It's been a tough couple of weeks for the stock market. But it's been an especially tough time for people - including many fans - who hold stock in major theme park chains.
While the Disney and Universal theme parks are part of giant, multi-billion-dollar entertainment corporations, the next three most-visited chains in the United States are independent, publicly traded companies: Six Flags, Cedar Fair, and SeaWorld Parks & Entertainment. Over the past month, each of these three companies have lost over half of their market share.
As a result, Six Flags now has the largest market cap of the three companies, at $1.089 billion, while Cedar Fair is down to a $982.6 million market cap, and SeaWorld is worth just $688 million.
For perspective, Disney reported spent more on Galaxy's Edge alone than any of these entire companies are worth. If rumors are to be believed, Universal might be spending more than the current market value of Six Flags, Cedar Fair, and SeaWorld combined on its new Epic Universe theme park.
Yes, plenty of companies are losing value in the current market. The Dow Jones Industrial Average is down about 27 percent over the past month. Disney's stock is down 33 percent over that period, while Universal owner Comcast's stock is down about 17 percent. But keep in mind that one month ago, Bob Iger was still the President and CEO of The Walt Disney Company, so part of Disney's stock loss can be attributed to that. And both Disney and Universal are facing big losses at the box office due to theaters closing.
There's nothing else complicating the story at Six Flags, Cedar Fair, and SeaWorld. The market clearly does not like these companies' outlook, given that their parks are closed indefinitely and no one knows how willing - or able - people will be to pay for theme park visits once travel and crowd restrictions lift.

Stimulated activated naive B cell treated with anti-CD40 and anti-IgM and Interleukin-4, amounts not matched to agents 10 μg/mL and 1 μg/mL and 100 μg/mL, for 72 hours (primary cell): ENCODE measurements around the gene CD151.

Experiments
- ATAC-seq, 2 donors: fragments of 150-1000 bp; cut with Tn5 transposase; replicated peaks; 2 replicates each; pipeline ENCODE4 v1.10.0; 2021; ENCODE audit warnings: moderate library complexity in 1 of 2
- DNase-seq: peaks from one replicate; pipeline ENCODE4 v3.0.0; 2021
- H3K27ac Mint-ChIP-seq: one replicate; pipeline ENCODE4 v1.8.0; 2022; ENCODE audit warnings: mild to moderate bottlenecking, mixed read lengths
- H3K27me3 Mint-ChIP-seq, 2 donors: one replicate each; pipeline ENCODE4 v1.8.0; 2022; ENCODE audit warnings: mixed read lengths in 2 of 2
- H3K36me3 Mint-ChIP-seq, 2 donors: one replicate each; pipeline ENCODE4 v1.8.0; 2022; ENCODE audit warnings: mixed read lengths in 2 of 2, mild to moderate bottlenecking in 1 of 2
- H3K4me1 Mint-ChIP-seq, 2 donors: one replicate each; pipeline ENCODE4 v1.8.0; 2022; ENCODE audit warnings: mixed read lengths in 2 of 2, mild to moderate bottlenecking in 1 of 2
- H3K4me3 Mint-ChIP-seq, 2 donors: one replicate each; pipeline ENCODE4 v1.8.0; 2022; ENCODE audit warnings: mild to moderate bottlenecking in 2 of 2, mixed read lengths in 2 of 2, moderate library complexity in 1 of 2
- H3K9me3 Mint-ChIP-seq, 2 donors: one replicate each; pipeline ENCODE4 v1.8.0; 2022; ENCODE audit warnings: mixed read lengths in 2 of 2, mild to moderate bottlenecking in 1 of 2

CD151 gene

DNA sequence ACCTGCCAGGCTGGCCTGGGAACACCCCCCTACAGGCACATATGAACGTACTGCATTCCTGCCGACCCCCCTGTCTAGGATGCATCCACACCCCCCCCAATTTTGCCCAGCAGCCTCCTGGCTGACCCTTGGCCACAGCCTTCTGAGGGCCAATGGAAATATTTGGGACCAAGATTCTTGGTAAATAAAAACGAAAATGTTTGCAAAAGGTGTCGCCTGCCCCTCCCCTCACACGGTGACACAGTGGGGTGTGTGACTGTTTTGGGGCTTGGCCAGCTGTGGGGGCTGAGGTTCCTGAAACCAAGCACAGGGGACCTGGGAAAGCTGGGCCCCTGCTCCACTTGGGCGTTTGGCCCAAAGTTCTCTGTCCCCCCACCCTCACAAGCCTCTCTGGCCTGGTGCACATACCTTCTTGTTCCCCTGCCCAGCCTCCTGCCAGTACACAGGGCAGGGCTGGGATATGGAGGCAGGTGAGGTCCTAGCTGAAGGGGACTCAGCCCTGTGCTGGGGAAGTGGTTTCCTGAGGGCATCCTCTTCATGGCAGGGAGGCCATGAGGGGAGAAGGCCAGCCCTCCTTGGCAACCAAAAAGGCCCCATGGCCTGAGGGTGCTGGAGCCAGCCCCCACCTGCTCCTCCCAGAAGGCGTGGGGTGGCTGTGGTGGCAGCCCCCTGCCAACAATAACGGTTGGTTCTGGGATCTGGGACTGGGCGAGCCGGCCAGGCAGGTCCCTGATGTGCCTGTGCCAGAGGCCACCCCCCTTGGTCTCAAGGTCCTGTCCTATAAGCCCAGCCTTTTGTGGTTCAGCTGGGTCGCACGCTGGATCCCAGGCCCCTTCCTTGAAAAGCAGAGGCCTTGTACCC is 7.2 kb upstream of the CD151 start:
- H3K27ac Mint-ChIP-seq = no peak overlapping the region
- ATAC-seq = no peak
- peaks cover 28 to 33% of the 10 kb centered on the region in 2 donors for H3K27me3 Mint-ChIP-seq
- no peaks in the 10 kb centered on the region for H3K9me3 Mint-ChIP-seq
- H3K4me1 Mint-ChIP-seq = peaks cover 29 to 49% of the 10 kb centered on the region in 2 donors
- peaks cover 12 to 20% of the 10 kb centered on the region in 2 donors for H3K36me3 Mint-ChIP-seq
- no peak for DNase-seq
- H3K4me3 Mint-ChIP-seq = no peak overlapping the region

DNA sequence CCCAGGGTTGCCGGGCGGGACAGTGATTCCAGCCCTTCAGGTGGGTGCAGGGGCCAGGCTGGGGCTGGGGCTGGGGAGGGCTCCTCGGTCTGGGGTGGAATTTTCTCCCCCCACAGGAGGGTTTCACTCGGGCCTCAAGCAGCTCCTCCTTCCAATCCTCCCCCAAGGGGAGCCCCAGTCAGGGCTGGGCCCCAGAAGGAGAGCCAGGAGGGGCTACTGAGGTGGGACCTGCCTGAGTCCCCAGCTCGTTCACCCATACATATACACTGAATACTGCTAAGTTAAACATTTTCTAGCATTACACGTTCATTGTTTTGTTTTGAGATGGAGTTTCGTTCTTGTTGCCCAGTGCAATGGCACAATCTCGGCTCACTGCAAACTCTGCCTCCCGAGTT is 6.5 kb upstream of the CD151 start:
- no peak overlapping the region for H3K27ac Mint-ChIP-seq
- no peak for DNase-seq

Yet each of these companies remain relatively capital-rich. Even if no one visits, they still own land and equipment worth millions. When capital-rich companies see their stock prices drop like this, they typically become a takeover target, as other companies with cash, or the ability to borrow, look to obtain the ailing corporation's assets.
With all three of these companies seeing their stock prices drop, however, the possibility that one of these three buys another becomes more difficult to envision. With the lowest market cap and fastest-falling stock price, SeaWorld would seem the most likely acquisition target at this point. But with market caps at or under a billion dollars, any one of the three could be an easy pick-up for big entertainment conglomerate.
Do keep in mind - for what it's worth - that if any entertainment company buys Six Flags that acquisition would trigger a clause in Six Flags' license of Warner Bros.' DC Comics and Looney Tunes franchises that would immediately terminate those rights. So Universal can't but Six Flags to get the rights to the Justice League for its theme parks. But - just sayin' here - if Warner Bros. wanted to get back into the domestic theme park business, buying one or more of these chains could give it the real estate it needs to reenter the American theme park market without having to start from scratch.
Other potential buyers, however, may look at these three firms with no intention of getting into the theme park business at all. They might see these companies as nothing more than real estate assets, with rides to be sold for whatever can be obtained. Truly, no one knows the future. But stock price drops like this suggest that it might not look much like the immediate past for these three companies.
Like it or not, Covid-19 is going to transform the American economy. Business that no one could have imagined closing will close, and businesses that no one could have imaged actually working will open and thrive. If you are fan of these theme parks, the best thing you can do for them right now is to stay home help stop the spread of this virus (remember - people with no symptoms can be carriers), hope that the virus peaks quickly, and plan a visit to these parks as soon as they reopen to help them reestablish their value, to both the public and the markets. (We will have discounted tickets for you, too.)Tweet
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